On Legitimacy, Accountability and Governance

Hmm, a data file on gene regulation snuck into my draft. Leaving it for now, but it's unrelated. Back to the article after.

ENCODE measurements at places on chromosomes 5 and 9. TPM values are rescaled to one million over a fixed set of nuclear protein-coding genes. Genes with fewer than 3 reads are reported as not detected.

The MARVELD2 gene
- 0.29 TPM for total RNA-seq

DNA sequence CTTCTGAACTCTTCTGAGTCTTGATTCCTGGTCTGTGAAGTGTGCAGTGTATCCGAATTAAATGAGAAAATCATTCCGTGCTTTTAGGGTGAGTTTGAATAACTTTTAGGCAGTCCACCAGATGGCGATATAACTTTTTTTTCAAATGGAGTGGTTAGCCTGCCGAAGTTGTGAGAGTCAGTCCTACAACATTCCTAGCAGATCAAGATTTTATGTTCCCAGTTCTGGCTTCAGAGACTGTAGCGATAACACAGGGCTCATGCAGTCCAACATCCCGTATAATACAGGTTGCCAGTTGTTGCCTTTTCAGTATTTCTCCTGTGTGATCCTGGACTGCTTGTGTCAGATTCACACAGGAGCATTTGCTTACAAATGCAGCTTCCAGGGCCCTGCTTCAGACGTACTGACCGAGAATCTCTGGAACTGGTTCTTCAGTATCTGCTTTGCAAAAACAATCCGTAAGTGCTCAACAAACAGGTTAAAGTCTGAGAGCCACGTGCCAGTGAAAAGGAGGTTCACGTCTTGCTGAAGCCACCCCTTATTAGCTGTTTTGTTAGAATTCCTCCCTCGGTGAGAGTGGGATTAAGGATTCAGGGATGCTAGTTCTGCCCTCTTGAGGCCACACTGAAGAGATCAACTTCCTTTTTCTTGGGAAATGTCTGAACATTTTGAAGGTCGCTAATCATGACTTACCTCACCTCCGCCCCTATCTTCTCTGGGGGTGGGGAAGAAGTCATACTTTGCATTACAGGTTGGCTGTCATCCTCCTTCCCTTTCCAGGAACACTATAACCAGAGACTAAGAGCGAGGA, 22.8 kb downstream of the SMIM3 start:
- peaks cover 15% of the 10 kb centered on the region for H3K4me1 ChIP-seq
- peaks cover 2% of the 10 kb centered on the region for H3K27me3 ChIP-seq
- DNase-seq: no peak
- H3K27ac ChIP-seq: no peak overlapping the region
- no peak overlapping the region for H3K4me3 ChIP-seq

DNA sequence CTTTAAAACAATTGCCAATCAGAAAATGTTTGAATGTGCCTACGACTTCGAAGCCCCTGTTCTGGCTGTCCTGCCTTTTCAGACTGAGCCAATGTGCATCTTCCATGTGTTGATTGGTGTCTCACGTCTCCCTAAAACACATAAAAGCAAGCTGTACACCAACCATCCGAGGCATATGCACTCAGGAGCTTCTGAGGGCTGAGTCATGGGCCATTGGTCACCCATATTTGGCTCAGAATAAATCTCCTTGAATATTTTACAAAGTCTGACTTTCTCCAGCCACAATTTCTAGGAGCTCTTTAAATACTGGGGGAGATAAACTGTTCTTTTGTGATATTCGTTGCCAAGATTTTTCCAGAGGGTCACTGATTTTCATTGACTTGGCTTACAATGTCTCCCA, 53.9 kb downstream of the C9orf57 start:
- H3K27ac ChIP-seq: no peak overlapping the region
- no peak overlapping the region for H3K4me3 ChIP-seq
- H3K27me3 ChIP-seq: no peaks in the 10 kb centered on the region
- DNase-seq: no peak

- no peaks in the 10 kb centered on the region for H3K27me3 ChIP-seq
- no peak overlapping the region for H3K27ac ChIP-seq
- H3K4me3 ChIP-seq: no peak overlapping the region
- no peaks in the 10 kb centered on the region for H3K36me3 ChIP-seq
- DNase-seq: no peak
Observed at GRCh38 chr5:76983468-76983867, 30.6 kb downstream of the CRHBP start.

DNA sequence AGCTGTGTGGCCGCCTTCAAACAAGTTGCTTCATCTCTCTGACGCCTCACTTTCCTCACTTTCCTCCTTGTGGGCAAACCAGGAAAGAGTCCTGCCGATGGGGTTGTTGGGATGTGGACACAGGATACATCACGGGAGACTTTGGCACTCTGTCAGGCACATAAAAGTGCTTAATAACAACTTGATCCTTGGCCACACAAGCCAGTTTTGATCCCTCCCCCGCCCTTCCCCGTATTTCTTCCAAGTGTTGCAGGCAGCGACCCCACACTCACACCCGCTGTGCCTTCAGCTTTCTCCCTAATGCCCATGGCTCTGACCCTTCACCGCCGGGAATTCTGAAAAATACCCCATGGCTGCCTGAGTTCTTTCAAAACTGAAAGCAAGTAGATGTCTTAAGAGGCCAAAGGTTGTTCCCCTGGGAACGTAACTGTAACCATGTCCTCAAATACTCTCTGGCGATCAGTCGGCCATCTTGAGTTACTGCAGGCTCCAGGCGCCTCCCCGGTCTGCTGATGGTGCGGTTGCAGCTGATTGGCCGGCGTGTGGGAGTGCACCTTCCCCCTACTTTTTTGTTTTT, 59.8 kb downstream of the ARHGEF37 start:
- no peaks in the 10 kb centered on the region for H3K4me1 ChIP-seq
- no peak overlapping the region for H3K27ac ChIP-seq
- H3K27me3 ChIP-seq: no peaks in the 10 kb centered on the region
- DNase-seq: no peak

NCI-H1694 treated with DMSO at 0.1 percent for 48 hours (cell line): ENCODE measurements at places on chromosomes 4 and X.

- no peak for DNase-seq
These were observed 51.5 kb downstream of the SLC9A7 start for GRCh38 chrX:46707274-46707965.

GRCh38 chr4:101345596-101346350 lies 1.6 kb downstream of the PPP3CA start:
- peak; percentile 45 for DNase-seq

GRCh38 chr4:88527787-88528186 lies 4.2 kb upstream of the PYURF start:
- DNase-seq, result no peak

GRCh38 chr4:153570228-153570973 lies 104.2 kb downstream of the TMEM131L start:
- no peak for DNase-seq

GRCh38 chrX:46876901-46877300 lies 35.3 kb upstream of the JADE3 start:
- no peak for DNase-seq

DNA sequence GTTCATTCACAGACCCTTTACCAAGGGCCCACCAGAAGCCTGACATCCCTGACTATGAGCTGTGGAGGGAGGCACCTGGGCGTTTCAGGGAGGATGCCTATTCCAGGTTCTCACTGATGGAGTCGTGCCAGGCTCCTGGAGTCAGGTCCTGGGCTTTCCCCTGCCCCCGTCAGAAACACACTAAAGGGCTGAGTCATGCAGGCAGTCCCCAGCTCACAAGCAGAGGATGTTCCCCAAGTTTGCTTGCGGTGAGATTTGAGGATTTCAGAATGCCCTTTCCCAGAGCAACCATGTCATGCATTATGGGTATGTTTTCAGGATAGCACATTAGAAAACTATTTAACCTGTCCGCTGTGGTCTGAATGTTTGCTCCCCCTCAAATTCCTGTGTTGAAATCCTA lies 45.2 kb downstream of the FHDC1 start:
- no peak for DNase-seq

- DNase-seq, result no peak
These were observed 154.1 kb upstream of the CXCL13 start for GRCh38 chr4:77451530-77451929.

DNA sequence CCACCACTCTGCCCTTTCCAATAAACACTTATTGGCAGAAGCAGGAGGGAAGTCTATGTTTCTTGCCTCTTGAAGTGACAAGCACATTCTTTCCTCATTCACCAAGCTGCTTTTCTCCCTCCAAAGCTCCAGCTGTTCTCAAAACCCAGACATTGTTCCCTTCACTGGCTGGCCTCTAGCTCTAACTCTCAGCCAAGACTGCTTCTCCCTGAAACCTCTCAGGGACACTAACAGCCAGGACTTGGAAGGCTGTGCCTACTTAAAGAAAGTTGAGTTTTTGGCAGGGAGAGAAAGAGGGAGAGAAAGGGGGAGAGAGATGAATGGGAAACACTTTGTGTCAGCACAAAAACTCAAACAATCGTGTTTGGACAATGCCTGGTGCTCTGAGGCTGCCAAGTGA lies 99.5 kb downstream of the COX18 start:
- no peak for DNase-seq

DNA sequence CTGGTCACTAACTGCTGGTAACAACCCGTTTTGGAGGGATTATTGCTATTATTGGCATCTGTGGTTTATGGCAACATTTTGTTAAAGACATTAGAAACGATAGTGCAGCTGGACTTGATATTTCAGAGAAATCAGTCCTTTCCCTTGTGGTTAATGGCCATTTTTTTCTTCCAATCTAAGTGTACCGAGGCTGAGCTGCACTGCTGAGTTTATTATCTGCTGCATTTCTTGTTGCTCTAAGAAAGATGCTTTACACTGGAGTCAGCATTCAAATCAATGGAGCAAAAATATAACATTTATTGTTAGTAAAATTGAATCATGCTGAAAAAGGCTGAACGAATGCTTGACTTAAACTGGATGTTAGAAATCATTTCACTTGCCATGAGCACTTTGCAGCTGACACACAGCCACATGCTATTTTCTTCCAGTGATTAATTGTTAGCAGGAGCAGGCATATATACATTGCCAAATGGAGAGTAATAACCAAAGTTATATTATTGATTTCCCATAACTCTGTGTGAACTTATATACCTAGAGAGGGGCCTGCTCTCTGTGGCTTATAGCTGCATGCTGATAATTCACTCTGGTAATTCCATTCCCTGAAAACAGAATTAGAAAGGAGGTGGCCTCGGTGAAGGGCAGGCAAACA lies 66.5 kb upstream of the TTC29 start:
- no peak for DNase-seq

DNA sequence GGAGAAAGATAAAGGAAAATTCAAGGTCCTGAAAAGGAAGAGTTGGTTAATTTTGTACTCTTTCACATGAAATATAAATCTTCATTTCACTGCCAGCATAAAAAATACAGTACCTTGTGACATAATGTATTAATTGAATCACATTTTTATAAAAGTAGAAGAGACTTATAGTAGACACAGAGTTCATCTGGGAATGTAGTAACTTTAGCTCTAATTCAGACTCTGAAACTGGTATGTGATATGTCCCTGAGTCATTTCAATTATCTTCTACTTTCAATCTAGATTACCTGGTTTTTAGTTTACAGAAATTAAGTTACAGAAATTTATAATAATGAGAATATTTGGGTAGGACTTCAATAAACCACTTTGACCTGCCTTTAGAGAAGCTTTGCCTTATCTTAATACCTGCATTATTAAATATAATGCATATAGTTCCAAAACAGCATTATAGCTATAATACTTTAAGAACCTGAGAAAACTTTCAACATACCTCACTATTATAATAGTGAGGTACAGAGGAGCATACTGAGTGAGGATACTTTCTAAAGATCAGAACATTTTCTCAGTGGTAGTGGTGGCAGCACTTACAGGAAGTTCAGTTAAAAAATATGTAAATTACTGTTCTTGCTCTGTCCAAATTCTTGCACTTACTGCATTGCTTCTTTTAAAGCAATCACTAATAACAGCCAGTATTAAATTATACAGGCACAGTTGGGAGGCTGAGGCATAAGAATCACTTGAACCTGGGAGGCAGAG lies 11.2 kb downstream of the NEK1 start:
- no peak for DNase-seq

A recent article published in April 2019 argued that the increasingly widespread belief that Latin American and Caribbean countries were governed to benefit “the few” rather than “the many” suggested that the legitimacy of institutions may be declining. Using data from the latest Latinobarómetro, the article put forward the idea that because people believed that rules were unfair, they will be more likely to not comply with them.  According to the article no legitimacy on norms, meant no compliance.   While some data may show correlation and support this conclusion, legitimacy is intertwined with the dynamics of accountability and democratic governance.  As such, legitimacy is not unidimensional.  On the contrary, the interplay of legitimacy, accountability, and governance is a multidimensional enterprise, that continues to evolve not only in Latin America and the Caribbean, but across the globe. Legitimacy is but one ingredient of outcomes, procedures, and relations in a democratic socio-political space.   How can we analyze and measure legitimacy at the end of the second decade of the 21st Century?